“China will consume the equivalent of all the oil produced in Saudi Arabia,” Skillern said. “That’s a long term trend. But it’s a big, big deal.”
The software industry is driving innovation in the energy industry, Skillern said. He quoted from Netscape founder and Venture Capital Investor Marc Andreessen’s essay in the Wall Street Journal from Aug. 20.
“We are in the middle of a dramatic and broad technological and economic shift in which software companies are poised to take over large swathes of the economy,” Andreessen wrote. “Six decades in the computer revolution, four decades since the invention of the microprocessor, and two decades in the rise of the modern Internet, all of the technology required to transform industries through software finally works and can be widely delivered at global scale.”
Today, more than 2 billion people now use the broadband Internet, up from perhaps 50 million a decade ago, according to Skillern’s presentation. And in the next 10 years, at least 5 billion people will own smart phones giving access to full power of the Internet every moment of every day, he said.
“On the back end, programming tools and Internet-based services make it easy to launch new global software power startups,” Skillern said.
For example, in North America one in every six home energy meters is a smart meter, Skillern said. In five years, it’ll be 55 percent, he said. Worldwide smart meter adoption is at 6 percent and it will grow to 19 percent with five years.
“It’s not going to put power plants out of business,” he said.
But it does provide low costs and easy savings for consumers and allows them greater information about energy consumption and control, Skillern said.
Skillern said his household pays 35 cents per kilowatt hour for electricity, compared to 10 cents nationally. Software will allow consumers to cut their consumption, he said. Smart meters lead to a 10 percent to 15 percent reduction in their bills.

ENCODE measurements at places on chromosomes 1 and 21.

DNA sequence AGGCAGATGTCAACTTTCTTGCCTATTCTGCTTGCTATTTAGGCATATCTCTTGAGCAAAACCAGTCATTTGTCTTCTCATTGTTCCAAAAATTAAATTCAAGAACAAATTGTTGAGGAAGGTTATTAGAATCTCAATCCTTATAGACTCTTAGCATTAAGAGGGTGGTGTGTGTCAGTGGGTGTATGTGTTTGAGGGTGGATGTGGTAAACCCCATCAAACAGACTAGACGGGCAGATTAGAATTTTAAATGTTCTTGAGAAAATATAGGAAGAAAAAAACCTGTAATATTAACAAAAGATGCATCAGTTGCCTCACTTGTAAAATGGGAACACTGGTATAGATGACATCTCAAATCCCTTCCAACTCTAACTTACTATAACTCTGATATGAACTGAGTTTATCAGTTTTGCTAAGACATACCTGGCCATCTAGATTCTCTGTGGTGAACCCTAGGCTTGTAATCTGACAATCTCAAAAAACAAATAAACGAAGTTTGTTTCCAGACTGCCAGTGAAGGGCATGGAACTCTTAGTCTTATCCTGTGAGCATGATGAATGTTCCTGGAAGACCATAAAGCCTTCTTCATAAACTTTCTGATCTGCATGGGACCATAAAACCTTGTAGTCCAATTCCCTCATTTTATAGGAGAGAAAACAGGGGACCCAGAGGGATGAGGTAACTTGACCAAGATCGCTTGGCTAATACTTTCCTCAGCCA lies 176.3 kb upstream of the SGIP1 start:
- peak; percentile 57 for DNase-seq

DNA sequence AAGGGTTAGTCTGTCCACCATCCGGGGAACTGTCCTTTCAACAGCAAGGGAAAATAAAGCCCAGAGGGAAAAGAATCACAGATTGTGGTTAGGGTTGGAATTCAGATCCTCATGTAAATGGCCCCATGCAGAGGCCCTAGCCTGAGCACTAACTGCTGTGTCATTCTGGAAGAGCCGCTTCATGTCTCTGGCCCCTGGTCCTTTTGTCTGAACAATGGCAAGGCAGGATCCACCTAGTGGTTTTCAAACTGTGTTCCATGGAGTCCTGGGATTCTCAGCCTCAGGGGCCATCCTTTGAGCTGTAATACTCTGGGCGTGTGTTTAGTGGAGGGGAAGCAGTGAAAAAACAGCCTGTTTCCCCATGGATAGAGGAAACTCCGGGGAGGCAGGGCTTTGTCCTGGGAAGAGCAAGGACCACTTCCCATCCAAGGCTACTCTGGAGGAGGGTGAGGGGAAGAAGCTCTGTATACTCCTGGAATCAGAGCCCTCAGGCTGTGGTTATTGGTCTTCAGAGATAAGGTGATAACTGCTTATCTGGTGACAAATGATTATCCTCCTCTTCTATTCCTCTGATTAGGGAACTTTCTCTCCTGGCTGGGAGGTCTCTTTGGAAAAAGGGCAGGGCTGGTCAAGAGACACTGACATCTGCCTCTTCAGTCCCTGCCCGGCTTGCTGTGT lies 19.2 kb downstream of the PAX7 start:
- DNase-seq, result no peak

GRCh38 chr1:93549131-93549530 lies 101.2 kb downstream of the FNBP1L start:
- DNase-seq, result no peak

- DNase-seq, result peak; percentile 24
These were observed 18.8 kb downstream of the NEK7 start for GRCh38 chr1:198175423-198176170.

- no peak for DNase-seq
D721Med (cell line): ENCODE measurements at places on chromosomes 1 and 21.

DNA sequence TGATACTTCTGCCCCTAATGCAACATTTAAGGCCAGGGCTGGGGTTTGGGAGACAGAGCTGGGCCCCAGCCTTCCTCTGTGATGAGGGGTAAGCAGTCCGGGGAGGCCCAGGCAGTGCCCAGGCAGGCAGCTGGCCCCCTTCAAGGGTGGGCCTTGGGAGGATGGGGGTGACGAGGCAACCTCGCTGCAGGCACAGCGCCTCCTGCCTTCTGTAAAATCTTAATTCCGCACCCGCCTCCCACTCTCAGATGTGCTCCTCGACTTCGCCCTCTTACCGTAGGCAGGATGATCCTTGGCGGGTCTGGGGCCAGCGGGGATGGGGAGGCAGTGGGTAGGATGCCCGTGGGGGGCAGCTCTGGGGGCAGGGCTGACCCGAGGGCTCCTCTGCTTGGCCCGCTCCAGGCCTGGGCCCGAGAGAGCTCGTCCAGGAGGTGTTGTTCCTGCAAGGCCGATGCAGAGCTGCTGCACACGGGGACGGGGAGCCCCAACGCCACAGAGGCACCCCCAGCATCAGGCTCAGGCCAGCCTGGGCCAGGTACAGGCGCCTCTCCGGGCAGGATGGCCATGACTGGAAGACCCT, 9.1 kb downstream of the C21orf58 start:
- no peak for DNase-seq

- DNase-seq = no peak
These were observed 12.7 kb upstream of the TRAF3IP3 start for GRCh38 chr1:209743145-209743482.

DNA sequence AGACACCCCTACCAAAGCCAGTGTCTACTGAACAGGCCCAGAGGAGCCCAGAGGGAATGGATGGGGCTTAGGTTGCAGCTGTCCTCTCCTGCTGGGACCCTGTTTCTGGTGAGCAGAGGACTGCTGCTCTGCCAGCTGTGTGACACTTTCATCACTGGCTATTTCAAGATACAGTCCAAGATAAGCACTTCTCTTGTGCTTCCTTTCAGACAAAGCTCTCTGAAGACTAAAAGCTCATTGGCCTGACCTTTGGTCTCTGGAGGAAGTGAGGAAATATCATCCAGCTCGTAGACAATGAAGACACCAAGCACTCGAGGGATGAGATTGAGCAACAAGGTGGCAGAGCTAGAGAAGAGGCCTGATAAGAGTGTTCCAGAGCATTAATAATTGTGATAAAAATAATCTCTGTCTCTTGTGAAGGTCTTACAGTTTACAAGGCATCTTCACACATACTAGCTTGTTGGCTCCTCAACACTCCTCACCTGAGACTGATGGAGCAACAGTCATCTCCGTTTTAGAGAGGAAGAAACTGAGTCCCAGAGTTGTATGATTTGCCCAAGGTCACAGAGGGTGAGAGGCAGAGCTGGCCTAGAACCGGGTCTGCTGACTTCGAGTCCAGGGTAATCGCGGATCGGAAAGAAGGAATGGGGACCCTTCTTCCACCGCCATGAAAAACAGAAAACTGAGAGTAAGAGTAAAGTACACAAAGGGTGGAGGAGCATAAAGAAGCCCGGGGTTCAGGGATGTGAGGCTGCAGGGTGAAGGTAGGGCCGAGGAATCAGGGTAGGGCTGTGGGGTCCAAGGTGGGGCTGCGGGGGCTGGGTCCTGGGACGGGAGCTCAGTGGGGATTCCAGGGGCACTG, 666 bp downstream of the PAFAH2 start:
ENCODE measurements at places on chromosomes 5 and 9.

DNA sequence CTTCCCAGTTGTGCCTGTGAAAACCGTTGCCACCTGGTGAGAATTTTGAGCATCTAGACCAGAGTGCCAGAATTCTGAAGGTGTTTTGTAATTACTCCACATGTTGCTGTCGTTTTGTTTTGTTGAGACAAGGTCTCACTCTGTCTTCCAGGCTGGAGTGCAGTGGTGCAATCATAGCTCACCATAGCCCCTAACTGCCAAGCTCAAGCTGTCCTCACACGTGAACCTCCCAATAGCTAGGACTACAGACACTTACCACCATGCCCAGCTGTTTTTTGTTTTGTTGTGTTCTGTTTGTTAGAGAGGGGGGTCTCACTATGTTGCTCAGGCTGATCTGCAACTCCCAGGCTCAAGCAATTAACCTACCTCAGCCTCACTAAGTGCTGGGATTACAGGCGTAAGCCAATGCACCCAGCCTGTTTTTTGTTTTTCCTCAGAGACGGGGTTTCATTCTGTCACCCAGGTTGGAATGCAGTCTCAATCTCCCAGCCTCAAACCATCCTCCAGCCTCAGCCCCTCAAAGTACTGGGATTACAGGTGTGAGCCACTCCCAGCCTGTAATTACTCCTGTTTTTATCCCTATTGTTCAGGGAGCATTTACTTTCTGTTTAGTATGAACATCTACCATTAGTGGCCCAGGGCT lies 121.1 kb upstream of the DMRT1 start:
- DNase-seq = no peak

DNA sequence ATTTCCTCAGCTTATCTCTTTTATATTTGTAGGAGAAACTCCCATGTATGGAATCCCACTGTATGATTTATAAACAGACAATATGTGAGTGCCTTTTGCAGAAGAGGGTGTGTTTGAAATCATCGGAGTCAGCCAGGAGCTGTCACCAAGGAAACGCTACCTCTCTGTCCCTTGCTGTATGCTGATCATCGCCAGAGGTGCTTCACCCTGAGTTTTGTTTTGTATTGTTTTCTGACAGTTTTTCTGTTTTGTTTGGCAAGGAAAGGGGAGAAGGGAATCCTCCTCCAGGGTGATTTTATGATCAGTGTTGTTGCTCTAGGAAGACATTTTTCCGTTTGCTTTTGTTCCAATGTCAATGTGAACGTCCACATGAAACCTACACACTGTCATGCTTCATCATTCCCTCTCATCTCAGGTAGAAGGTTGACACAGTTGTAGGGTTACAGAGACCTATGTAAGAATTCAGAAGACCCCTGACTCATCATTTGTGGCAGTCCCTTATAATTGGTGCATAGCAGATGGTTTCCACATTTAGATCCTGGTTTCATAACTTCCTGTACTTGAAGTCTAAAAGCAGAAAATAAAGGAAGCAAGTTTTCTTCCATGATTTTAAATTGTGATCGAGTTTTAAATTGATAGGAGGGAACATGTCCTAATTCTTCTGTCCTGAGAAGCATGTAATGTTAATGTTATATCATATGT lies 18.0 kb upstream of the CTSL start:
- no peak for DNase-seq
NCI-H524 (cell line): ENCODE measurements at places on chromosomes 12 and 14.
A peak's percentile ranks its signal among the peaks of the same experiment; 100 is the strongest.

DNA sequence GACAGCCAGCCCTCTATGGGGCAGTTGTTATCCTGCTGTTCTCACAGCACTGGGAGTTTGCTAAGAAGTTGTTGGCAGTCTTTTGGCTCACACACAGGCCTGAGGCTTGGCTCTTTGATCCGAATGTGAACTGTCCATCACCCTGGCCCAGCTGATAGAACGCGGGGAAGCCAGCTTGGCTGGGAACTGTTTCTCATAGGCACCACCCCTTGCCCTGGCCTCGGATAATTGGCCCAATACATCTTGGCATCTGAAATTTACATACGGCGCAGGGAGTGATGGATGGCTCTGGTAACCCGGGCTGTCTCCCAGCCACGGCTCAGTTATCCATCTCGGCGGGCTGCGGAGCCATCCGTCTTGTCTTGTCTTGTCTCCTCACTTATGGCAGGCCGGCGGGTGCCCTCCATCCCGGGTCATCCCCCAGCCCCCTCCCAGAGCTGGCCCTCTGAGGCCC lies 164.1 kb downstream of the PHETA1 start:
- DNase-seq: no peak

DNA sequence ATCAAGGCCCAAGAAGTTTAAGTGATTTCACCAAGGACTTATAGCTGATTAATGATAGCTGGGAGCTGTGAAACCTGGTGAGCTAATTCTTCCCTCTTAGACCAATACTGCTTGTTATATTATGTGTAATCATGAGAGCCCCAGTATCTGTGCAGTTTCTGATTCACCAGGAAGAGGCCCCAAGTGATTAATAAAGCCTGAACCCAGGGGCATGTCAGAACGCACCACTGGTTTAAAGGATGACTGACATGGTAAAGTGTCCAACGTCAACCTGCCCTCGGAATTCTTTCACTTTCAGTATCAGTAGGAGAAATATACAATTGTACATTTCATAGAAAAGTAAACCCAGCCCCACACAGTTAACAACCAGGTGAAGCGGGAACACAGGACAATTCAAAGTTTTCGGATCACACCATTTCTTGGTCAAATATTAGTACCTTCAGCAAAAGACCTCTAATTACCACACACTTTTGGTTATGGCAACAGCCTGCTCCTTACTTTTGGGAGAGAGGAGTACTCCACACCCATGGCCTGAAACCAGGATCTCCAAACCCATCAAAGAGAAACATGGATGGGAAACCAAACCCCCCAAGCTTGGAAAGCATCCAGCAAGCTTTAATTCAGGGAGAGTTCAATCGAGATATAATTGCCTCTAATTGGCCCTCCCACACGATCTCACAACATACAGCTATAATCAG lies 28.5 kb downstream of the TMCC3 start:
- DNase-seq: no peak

Consert has a major deployment underway with CPS Energy in San Antonio. Energy efficiency savings from 140,000 homes generates 250 megawatts to create a virtual power plant with the potential to double. The rollout starts in mid-2012 and will be completed over the following three years.
Already, Consert has hired 20 people in San Antonio since June and it plans to hire eight to ten more by the end of 2011 and more than 150 during the next three years.
Another big trend is making solar energy more affordable. Solar energy costs 30 cents per kilowatt hour, compared with an average of 10 cents nationwide for traditional energy sources. The idea is to make solar a “grid parity” technology which means it can be produced at or less than the cost of delivered grid power without subsidies. Right now, California, New Jersey and Massachusetts have achieved grid parity with government subsidies.
The fluctuation in price of solar energy has to do with location, Skillern said. In Hawaii, solar power is just 9 cents.
“The economics of solar have gotten better by 54 percent in the last three years,” Skillern said. Solar energy is a $70 billion industry today. GE has invested in Solar Edge.
The last big trend is microbes, Skillern said. Some types of algae and other microbes offer potential fuel sources for the future.
“Energy represents one of great societal challenges of our time,” Skillern said. “Breakthrough energy technologies are an essential part of the solution.”